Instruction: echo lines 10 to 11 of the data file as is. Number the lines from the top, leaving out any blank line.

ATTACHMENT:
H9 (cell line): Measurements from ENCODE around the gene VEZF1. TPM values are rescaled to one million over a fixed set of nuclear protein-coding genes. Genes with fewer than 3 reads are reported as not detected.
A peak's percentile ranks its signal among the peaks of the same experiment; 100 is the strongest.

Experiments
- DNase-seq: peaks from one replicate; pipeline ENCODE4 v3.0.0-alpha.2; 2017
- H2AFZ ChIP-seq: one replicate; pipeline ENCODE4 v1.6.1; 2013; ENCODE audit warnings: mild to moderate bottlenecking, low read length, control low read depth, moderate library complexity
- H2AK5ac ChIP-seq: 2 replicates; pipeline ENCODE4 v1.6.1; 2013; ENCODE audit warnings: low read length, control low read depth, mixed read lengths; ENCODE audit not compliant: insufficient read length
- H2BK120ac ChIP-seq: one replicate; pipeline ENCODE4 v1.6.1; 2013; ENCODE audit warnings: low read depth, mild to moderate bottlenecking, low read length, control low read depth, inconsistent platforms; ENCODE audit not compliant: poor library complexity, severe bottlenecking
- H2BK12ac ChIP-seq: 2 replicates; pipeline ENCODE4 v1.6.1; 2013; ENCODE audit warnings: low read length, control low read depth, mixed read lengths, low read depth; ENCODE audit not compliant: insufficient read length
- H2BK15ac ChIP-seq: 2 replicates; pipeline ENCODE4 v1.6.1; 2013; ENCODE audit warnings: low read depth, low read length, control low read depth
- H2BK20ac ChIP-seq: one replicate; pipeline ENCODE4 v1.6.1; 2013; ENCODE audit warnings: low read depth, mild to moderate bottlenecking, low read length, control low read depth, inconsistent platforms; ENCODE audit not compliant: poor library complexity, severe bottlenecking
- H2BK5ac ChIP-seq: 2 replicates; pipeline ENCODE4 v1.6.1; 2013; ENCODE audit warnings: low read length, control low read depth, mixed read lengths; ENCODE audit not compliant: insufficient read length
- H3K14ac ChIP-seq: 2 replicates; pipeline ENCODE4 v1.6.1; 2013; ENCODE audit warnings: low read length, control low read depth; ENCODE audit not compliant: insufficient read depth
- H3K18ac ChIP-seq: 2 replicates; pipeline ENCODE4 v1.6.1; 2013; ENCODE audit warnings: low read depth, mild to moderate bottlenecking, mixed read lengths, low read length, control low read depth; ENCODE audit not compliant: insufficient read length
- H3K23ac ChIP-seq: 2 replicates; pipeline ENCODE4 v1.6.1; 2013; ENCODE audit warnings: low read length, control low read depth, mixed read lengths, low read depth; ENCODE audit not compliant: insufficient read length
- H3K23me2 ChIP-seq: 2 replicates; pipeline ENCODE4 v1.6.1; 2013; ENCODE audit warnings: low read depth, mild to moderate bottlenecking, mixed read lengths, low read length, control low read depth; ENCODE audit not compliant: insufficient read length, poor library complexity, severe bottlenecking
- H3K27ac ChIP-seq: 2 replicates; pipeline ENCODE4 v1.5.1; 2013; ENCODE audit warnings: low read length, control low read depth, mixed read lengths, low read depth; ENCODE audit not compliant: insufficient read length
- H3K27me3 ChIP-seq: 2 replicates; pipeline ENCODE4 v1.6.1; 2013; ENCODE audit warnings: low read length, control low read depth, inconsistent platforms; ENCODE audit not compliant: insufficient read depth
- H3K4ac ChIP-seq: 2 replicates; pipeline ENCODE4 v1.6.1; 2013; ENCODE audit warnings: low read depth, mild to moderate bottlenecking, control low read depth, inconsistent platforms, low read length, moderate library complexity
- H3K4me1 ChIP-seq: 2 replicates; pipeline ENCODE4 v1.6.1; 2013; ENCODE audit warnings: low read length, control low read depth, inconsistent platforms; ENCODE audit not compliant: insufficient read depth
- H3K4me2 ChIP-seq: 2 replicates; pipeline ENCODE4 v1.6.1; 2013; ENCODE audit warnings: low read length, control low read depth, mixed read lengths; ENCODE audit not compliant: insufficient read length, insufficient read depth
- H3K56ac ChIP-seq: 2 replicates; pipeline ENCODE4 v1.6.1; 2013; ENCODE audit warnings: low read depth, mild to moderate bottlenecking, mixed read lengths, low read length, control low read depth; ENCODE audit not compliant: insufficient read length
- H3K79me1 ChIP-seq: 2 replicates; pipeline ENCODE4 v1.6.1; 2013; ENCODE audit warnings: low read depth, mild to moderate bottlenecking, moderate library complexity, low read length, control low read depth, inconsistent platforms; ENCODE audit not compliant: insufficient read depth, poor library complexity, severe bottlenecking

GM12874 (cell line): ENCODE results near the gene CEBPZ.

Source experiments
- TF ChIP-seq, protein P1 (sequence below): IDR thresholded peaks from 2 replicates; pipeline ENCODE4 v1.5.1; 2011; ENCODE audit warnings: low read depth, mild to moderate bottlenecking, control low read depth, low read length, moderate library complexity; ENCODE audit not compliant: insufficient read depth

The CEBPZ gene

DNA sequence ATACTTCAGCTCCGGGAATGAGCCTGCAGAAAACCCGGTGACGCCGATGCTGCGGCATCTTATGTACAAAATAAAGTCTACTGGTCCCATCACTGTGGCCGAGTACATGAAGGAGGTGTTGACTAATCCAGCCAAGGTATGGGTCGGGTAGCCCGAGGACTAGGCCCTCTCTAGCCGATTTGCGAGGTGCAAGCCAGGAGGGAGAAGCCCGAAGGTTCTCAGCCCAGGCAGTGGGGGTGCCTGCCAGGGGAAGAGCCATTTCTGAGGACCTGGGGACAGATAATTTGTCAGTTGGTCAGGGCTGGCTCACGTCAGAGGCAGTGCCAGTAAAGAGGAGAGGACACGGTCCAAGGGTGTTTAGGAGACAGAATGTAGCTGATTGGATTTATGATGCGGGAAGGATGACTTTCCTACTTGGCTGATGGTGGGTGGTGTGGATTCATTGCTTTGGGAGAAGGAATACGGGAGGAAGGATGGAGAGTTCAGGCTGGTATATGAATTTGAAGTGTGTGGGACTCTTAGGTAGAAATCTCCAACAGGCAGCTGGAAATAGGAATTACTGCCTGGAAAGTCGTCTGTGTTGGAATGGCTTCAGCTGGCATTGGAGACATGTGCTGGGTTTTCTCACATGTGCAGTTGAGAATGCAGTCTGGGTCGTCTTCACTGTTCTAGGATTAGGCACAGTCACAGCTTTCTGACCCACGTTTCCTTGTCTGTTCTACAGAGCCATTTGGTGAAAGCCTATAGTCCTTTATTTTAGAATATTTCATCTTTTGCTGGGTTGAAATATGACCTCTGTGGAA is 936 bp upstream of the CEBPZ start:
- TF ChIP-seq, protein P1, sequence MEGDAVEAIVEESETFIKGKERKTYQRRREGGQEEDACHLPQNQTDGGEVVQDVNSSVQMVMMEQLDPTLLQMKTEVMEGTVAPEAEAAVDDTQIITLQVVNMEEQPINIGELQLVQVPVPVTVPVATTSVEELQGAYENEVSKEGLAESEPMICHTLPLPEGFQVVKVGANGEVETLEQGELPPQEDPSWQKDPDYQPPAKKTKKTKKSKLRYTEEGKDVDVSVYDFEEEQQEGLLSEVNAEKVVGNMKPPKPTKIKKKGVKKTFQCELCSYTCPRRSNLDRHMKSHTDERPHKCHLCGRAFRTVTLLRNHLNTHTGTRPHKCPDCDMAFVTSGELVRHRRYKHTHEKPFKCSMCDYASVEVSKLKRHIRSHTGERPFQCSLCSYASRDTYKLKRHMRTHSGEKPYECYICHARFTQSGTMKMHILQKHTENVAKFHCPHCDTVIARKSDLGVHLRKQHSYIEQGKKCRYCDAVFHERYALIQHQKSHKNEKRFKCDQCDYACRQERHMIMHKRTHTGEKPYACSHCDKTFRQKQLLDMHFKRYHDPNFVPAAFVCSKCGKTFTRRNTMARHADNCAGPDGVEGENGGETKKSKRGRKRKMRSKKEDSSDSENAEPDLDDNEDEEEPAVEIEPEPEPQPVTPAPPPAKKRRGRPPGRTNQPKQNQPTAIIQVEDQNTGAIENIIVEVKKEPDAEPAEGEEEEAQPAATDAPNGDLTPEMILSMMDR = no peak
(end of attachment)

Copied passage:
- H2BK20ac ChIP-seq: one replicate; pipeline ENCODE4 v1.6.1; 2013; ENCODE audit warnings: low read depth, mild to moderate bottlenecking, low read length, control low read depth, inconsistent platforms; ENCODE audit not compliant: poor library complexity, severe bottlenecking
- H2BK5ac ChIP-seq: 2 replicates; pipeline ENCODE4 v1.6.1; 2013; ENCODE audit warnings: low read length, control low read depth, mixed read lengths; ENCODE audit not compliant: insufficient read length